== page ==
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Thursday, February 08, 2018

Reader's Diary #1727- Ethel Wilson: Swamp Angel

Ethel Wilson's Swamp Angel was an unexpectedly great treat. I knew it had legendary CanLit status, but, well, it had legendary CanLit status. I expected it to be boring and dated, to be honest.

As for it being boring, I cannot say that some readers wouldn't still argue that opinion. It does come across at some points like it's setting up for a scene that will tie everything and everyone together, but it never really does. Towards the end, and noting how few pages left, I started to suspect this might be the case and I recalled an experiment by Milton Berle in which he set a joke up but swapped out the punchline for another unrelated, nonsensical and non-funny punchline. Due to the warm-up and Berle's rhythm the audience laughed anyway!

Perhaps I'm a bit like that audience as I enjoyed the novel anyway, but I do recognize that the plot leaves a lot of loose ends and questions.

I think what I enjoyed most was Wilson's great character studies. Most characters, including the protagonist Maggie Lloyd, begin as almost cardboard characters but then, as the book progresses, Wilson strips them down to essentials and builds them up again with complexities. She also uses pacing to complement the story, particularly with chapter lengths; some as short as single paragraphs, to show more rapid passing of time. And, some of her sentences are just stunners. I particularly liked a comment by Mrs. Severance, "Everything happens again and it's never the same."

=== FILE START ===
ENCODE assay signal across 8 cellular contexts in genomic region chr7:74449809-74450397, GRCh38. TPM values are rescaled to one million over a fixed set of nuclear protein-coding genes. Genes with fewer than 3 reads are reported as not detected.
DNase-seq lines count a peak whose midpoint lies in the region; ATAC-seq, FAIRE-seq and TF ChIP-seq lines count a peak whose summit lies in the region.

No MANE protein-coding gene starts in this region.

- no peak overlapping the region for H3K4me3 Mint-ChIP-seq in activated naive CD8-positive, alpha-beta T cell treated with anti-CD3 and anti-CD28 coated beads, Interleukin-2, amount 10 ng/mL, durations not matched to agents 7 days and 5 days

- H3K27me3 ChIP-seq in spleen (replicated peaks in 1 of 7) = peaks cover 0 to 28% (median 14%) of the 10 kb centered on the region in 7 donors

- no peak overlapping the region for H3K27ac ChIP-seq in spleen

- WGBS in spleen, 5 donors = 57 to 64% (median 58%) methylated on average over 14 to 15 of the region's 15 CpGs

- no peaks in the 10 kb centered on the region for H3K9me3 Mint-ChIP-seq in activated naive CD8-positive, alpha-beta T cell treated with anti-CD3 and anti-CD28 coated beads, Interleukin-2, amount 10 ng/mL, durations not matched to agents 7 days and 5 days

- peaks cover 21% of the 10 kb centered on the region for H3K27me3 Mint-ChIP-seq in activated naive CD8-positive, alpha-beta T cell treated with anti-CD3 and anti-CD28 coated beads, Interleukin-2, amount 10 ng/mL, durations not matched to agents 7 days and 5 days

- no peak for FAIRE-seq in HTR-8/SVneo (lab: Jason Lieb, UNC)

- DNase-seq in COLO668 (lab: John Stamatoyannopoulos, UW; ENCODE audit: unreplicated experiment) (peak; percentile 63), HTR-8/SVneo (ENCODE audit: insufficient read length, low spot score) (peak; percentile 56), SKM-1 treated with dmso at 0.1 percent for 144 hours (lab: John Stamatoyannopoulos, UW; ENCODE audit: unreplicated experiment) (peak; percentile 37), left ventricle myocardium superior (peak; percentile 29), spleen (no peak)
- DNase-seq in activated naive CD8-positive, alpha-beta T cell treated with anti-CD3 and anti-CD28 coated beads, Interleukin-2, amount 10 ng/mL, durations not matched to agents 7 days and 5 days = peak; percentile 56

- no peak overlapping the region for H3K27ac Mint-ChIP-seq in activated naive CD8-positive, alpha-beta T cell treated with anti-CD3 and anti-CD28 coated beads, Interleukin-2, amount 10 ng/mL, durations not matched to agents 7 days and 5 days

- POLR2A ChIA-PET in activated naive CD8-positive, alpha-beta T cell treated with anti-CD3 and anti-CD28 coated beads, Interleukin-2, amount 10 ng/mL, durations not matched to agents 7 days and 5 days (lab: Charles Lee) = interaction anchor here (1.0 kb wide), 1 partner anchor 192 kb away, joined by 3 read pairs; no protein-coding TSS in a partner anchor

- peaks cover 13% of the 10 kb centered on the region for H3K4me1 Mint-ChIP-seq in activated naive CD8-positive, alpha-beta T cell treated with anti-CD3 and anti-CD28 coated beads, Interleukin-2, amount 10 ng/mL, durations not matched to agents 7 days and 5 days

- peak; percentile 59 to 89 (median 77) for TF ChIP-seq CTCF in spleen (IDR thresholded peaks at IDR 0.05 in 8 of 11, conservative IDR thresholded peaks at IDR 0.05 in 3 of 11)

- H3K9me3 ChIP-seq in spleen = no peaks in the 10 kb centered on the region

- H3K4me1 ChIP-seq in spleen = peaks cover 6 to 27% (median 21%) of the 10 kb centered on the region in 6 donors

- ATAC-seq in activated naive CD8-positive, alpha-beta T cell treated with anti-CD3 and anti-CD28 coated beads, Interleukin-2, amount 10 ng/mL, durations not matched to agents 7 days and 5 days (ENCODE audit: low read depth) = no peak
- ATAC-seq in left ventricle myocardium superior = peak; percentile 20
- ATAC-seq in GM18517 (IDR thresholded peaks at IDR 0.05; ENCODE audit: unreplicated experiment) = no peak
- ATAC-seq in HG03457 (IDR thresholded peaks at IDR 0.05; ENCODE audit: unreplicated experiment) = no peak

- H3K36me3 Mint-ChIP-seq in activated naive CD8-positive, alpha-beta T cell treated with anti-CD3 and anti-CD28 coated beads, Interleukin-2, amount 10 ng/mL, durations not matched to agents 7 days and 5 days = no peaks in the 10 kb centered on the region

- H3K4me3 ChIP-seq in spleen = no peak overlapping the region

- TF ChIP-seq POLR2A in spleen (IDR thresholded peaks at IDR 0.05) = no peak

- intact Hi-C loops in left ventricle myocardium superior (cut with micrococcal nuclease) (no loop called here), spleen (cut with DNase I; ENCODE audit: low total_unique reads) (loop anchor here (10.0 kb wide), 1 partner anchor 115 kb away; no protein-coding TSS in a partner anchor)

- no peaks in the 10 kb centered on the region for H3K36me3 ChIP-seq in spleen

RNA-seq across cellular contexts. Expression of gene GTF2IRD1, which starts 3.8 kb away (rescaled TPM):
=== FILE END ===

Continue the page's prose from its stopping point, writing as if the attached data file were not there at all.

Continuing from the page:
Swamp Angel is rich in symbolism but openly has characters discuss objects as symbols. There's something simultaneously pragmatic and artistic about this approach that quite won me over.

4 comments:

Melwyk said...

I'm glad you found this one a good read despite it's CanLit rep ;) I know exactly what you mean. But I find all of Ethel Wilson's books really wonderful -- I think it might be time to reread this one since I first read it years ago. I love her tiny novel Hetty Dorval for its characters as well.

Kate said...

I read this one for a high school English class and loved it enough to buy a copy a few years later. But I have a sister who also read it for the same class/teacher and still rants about how much she hated it, 20 years later. (Seriously - last month when I visited her she was talking about Swamp Angel.)
I should re-read it again at some point when I regain access to my books.

Buried In Print said...

This is a big favourite of mine. Even though I do agree, that many readers would just find it boring. Like Melwyk, I am an Ethel Wilson fan to begin with (my next favourite would be "The Innocent Traveller") but this was the book that hooked me in. I'm so happy to read your thoughts on it, and to learn that you enjoyed it too - despite all the reasons you might not have done so!

John Mutford said...

Melwyk: Yes, I might just give Hetty Dorval a shot, too.

Kate: Interesting eh? I've often found that one's enjoyment of a book covered in school depends a lot on the teacher, but in you and your sister's case, enjoyment can't be chalked up that variable!

Buried in Print: I think my wife would say it was boring, to be honest. Though most of the action is at the very beginning, so she might already be hooked by that point.